Although the site was written to support the authors' book,
Operations Research Models and Methods,
it will be useful for almost any introductory text book. The
site does not provide complete mathematical background to the
topics considered. We assume that will be provided by a textbook.
Teachers will find many resources to support teaching. The Instruction
section provides resources for several courses including PowerPoint
presentations. One of the main benefits of using add-ins for
the teacher is the ability to create examples and homework problems
that are more interesting than the usual textbook problems.
Several of the algorithmic add-ins provide outputs that help
explain the processes used to solve problems.
The add-ins will be particularly interesting to persons practicing
Operations Research. Many times it is useful to test concepts
on small problems before extensive programming or the purchase
of off-the-shelf software. The add-ins cover a great variety
of problems and they are very easy to use. The VBA code is easily
accessible, so practitioners can modify the add-ins or create
Relation to the Book
This site supports the book Operations
Research Models and Methods,
published by John Wiley and Sons in 2003. Some of the materials
in this site are included on a CD that accompanies the book.
An Errata page provide corrections
to the text and CD contents and provide access to the Excel
add-ins and other supporting materials for those not using the
text. We hope, of course, that persons who find the site useful
will buy the book. To purchase the book or request faculty examination
copies visit the John
The book is designed to bridge the gap between
theory and practice by presenting the tools and techniques most
suited for modern operations research. A principal goal
is to give engineers, analysts, and decision makers a larger
appreciation of the role of OR by providing examples of its
applications and the basics of its theoretical development.
Topics are structured along functional lines
and span mathematical programming, stochastic processes, and
simulation. The presentation is designed to give a full
picture of the relationships that exist among modeling, analysis,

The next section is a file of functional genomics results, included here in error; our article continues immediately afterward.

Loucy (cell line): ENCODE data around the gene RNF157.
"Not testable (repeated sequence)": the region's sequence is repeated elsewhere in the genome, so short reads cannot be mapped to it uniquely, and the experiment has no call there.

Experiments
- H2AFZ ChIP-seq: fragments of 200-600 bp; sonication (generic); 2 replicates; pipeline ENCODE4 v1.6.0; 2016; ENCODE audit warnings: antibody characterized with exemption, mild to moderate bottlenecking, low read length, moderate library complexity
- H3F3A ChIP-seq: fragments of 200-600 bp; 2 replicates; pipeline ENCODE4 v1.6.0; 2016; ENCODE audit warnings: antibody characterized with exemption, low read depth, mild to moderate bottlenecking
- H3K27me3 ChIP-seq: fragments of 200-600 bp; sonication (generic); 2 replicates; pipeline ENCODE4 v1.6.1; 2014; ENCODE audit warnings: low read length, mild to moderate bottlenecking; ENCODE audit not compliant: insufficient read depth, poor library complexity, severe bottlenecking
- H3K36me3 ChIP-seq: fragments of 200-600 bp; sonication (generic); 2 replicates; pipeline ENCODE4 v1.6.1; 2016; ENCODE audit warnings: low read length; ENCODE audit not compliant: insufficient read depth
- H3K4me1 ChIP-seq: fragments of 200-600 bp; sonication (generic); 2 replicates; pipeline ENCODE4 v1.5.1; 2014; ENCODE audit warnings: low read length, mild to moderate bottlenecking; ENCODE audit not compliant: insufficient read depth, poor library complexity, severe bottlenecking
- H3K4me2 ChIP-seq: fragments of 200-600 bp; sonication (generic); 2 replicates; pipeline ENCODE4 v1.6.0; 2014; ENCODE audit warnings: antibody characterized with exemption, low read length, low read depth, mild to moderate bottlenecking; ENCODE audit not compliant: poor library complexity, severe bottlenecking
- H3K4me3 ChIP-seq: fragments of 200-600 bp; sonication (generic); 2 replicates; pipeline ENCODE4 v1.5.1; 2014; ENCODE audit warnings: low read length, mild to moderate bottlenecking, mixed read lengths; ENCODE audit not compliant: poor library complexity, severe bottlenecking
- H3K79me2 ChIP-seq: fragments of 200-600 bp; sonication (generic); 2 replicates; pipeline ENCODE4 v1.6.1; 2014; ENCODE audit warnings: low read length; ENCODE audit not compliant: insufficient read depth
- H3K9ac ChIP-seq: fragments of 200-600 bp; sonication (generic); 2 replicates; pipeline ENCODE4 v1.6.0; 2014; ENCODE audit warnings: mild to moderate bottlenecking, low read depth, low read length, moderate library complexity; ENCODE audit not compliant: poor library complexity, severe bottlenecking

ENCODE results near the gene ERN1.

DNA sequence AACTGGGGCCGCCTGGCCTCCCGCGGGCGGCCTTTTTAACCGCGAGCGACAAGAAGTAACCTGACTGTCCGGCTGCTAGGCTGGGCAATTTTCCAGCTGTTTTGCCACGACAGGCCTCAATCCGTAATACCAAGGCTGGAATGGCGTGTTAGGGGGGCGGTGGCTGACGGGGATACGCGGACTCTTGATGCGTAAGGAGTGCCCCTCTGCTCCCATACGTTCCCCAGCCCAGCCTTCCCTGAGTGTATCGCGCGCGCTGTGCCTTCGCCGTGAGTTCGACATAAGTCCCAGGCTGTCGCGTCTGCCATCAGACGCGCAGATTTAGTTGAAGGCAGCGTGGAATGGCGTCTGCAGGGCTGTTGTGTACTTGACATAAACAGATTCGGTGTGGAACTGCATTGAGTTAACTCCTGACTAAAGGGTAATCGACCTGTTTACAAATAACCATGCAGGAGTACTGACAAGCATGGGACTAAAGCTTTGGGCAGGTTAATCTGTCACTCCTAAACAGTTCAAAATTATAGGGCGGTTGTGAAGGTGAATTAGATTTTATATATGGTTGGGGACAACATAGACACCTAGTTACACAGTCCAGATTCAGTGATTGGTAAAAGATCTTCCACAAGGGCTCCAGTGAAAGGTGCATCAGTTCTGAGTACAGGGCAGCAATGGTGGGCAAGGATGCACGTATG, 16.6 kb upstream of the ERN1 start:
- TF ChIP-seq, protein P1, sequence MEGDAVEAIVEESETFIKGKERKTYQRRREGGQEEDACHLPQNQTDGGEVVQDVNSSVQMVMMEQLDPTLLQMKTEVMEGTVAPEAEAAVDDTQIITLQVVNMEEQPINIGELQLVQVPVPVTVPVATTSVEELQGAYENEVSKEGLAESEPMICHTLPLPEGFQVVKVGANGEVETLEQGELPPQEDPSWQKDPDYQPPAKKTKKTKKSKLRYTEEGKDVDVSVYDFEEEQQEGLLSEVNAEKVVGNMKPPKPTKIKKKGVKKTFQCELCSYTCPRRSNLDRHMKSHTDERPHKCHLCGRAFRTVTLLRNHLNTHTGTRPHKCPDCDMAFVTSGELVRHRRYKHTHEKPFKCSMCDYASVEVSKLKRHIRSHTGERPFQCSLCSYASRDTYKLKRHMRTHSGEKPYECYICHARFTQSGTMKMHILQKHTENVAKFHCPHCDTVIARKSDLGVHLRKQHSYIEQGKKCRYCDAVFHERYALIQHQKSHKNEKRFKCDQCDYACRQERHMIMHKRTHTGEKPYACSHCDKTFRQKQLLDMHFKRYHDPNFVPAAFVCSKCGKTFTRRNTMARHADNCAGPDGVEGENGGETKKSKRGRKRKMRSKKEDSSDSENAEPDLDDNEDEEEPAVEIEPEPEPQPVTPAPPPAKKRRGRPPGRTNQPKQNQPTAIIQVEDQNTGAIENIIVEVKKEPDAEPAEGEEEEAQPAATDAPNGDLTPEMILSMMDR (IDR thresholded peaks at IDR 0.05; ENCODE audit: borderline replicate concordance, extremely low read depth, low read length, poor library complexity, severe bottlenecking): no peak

computations, algorithmic implementation, and decision-making.
The first part of the book is devoted to deterministic optimization.
Separate chapters are included on models and methods for each
topic. By separating models and methods in a formal way,
those whose main interests do not lie in the mathematics of
operations research can study the modeling material without
intimidation. For those who have the motivation or need
to understand the mathematics, a simple but rigorous development
of OR methods is provided. The second part of the book
deals with probabilistic systems and is similarly structured.
In a number of cases, though, it made more sense to integrate
models and theory in a particular area into a single chapter
rather than treat them in separate chapters.
Computational support is an integral component
of the book. The algorithms embodied in the Excel add-ins are
quite robust and extremely easy to use. For the most part,
they reflect the procedures outlined in the text. When the user
enters the data and selects a solution process, results are
automatically computed and presented on the spreadsheet.
Very little instruction is necessary for the user to input and
solve complex problems. The spreadsheet medium is very
useful because most people are familiar with its basic operations,
data analysis can be in the same file as models and solutions,
several OR methods can interact through the common interface,
and data can be easily modified for what-if analysis.
Paul A. Jensen, 2004